National Bank of Abu Dhabi Q1 net profit rises 36%

1 / 2
2 / 2
Updated 24 April 2013
0

National Bank of Abu Dhabi Q1 net profit rises 36%

ABU DHABI: Higher income from investments and fees helped National Bank of Abu Dhabi, the UAE’s largest lender by market value, to a 35.5 percent jump in first-quarter net profit, the bank said.
The bank posted net profit of AED 1.41 billion ($ 384 million) in the first three months of 2013, beating the average forecast of AED 1.09 billion in a Rueters poll of analysts.
Impairment charges for the first quarter of this year were AED 322 million, up 3 percent higher on the corresponding period last year.
Non-interest income grew 70.9 percent to AED 974 million, which the bank attributed to a combination of strength in financial markets and successful hedging strategies.
Net interest income and net income from Islamic financing increased 5.3 percent against last year and net fees and commissions grew 8.9 percent to AED 414 million.
Loan growth continued to be lower than expected, the bank said, but deposits rose 9.6 percent year on year, helped by net inflows of government deposits.
The bank, which this month appointed Australia and New Zealand Banking Group’s Alex Thursby to take over as new chief executive in July, added that it has now fully repaid AED 5.6 billion of finance ministry subordinated notes after repaying AED 1.5 billion in the first quarter and a further AED 1.5 billion at the start of the second quarter.


Saudi Arabia has lion’s share of regional philanthropy

Updated 27 April 2018
0

Saudi Arabia has lion’s share of regional philanthropy

  • Kingdom is home to three quarters of region's foundations
  • Combined asets of global foundations is $1.5 trillion

Nearly three quarters of philanthropic foundations in the Middle East are concentrated in Saudi Arabia, according to a new report.

The study, conducted by researchers at Harvard Kennedy School’s Hauser Institute with funding from Swiss bank UBS, also found that resources were highly concentrated in certain areas with education the most popular area for investment globally.

That trend was best illustrated in the Kingdom, where education ranked first among the target areas of local foundations.

While the combined assets of the world’s foundations are estimated at close to $1.5 trillion, half have no paid staff and small budgets of under $1 million. In fact, 90 percent of identified foundations have assets of less than $10 million, according to the Global Philanthropy Report. 

Developed over three years with inputs from twenty research teams across nineteen countries and Hong Kong, the report highlights the magnitude of global philanthropic investment.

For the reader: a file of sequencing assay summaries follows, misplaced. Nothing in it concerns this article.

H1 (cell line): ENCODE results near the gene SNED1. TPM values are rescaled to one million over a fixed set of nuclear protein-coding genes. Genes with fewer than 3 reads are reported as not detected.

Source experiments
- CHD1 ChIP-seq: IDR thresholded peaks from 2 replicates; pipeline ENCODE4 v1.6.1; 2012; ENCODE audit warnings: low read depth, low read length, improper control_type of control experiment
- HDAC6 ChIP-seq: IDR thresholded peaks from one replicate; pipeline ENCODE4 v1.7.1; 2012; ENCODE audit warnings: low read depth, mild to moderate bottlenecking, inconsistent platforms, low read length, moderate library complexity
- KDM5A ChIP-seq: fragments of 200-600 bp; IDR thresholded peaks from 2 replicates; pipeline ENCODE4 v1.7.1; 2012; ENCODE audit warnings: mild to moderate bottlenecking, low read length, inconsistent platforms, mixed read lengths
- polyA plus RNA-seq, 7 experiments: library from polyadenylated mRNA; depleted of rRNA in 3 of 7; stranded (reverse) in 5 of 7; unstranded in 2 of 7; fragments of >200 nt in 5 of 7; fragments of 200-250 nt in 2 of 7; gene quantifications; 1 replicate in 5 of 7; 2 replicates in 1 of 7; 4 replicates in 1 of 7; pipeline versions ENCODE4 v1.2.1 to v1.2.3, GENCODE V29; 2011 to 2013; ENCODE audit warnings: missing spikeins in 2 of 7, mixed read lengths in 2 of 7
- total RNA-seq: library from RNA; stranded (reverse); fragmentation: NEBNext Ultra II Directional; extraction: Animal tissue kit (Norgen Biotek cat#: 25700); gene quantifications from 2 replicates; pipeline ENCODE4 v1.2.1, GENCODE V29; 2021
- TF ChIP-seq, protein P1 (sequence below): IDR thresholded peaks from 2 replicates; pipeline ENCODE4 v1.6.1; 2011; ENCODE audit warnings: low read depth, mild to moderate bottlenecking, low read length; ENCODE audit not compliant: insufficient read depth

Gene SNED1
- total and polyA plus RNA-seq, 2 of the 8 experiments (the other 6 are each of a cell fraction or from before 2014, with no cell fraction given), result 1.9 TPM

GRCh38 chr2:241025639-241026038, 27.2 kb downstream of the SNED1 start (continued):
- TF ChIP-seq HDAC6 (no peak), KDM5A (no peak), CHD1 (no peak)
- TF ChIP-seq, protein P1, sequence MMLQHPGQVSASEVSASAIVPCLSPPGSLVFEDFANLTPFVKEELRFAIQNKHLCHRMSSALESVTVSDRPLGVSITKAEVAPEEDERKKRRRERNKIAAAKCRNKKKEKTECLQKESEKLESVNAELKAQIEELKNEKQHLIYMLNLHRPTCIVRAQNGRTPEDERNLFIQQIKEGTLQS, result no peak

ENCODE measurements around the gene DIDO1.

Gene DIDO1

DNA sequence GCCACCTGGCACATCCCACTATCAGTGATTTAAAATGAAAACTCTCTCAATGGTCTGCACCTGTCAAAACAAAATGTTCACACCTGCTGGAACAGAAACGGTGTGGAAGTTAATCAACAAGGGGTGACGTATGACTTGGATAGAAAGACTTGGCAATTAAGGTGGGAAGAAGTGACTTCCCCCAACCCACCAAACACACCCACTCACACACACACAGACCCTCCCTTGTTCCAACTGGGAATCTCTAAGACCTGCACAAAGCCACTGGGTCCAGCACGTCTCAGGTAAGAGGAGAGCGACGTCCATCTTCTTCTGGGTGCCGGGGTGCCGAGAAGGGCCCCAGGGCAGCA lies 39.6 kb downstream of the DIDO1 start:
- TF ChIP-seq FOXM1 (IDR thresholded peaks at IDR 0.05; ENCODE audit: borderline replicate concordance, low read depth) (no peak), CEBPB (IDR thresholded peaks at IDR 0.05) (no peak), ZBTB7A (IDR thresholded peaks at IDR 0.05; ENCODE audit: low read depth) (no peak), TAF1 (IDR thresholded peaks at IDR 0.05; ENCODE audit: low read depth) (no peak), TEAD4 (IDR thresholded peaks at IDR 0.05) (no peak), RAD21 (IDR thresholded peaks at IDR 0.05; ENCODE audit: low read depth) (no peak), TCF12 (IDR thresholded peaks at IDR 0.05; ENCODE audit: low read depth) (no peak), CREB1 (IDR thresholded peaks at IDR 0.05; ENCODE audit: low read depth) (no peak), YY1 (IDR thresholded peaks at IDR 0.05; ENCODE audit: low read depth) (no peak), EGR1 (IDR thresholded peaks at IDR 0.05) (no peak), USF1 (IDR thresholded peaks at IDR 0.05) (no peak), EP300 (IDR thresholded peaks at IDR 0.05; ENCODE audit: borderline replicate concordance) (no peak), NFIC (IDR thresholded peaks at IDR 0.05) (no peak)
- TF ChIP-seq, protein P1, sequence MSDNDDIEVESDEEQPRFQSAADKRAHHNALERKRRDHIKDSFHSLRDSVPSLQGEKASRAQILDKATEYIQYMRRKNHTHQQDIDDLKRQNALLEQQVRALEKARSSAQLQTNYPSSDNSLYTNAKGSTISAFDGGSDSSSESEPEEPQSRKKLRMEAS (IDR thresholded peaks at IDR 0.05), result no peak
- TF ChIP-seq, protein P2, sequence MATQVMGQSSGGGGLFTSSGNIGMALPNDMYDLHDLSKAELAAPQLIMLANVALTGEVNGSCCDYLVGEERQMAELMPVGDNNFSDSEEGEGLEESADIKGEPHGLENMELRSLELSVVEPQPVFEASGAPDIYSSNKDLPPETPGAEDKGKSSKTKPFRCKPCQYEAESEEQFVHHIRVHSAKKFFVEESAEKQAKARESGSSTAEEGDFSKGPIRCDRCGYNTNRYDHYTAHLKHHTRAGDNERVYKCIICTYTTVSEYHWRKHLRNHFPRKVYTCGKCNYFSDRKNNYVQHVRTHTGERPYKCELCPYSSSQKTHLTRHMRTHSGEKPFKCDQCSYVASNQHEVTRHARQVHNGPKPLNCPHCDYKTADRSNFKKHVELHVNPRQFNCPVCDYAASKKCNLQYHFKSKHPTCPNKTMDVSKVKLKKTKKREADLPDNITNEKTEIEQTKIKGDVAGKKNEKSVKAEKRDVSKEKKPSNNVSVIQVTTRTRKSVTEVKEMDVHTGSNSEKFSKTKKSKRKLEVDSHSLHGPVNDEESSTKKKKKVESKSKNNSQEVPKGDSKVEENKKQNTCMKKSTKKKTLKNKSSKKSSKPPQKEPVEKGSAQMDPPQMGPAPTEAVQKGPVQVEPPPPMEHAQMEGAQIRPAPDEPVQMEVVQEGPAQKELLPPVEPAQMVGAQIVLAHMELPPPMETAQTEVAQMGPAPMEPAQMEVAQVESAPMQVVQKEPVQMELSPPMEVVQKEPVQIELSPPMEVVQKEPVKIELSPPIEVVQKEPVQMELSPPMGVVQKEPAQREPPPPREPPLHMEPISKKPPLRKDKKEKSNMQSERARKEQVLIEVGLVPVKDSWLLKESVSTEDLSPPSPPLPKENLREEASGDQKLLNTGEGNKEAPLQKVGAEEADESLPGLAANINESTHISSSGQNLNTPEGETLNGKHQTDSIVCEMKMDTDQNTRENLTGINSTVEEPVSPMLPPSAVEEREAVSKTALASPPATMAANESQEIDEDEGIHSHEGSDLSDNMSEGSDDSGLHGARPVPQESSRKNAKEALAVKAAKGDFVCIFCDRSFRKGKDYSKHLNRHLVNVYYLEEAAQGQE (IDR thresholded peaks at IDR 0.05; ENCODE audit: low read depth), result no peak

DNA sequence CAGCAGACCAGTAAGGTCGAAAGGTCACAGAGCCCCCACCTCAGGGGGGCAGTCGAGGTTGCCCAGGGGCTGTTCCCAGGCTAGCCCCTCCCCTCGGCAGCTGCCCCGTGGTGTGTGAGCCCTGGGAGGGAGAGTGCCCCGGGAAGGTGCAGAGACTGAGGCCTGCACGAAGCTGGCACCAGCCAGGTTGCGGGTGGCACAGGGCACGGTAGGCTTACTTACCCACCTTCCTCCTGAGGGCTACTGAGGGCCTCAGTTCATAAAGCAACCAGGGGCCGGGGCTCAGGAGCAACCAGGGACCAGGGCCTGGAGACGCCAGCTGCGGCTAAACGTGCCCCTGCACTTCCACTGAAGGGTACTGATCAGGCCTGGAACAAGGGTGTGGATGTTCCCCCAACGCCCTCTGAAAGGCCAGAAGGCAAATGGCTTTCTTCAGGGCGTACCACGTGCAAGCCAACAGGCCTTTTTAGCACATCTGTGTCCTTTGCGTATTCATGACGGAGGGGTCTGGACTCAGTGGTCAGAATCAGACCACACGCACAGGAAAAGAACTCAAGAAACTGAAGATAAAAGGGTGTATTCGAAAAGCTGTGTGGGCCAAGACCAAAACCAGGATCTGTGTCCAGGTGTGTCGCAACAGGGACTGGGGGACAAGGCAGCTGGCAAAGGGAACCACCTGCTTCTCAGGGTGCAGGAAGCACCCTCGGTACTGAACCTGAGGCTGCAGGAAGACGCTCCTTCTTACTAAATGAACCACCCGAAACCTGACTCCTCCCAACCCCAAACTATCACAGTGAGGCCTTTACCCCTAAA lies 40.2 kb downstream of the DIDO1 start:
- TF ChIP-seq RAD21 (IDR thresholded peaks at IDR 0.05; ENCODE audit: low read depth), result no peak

A rapidly growing number of philanthropists are establishing foundations and institutions to focus, practice, and amplify these investments, said the report.
In recent years, philanthropy has witnessed a major shift. Wealthy individuals, families, and corporations are looking to give more, to give more strategically, and to increase the impact of their social investments.

Organizations such as the Bill and Melinda Gates Foundation have become increasingly high profile — but at the same time, some governments, including India and China, have sought to limit the spread of cross-border philanthropy in certain sectors.

As the world is falling well short of raising the $ 5-7 trillion of annual investment needed to achieve the UN’s Sustainable Development Goals, UBS sees the report findings as a call for philanthropists to work together to scale their impact.
 

Understanding this need for collaboration, UBS has established a global community where philanthropists can work together to drive sustainable impact.

Established in 2015 and with over 400 members, the Global Philanthropists Community hosted by UBS is the world’s largest private network exclusively for philanthropists and social investors, facilitating collaboration and sharing of best practices.

Josef Stadler, head of ultra high net worth wealth, UBS Global Management, said: “This report takes a much-needed step toward understanding global philanthropy so that, collectively, we might shape a more strategic and collaborative future, with philanthropists leading the way toward solving the great challenges of our time.”

This week Saudi Arabia said it would provide an additional $100 million of humanitarian aid in Syria, through the King Salman Humanitarian Aid and Relief Center.

The UAE also this week said it had contributed $192 million to a housing project in Afghanistan through the Abu Dhabi Fund for Development.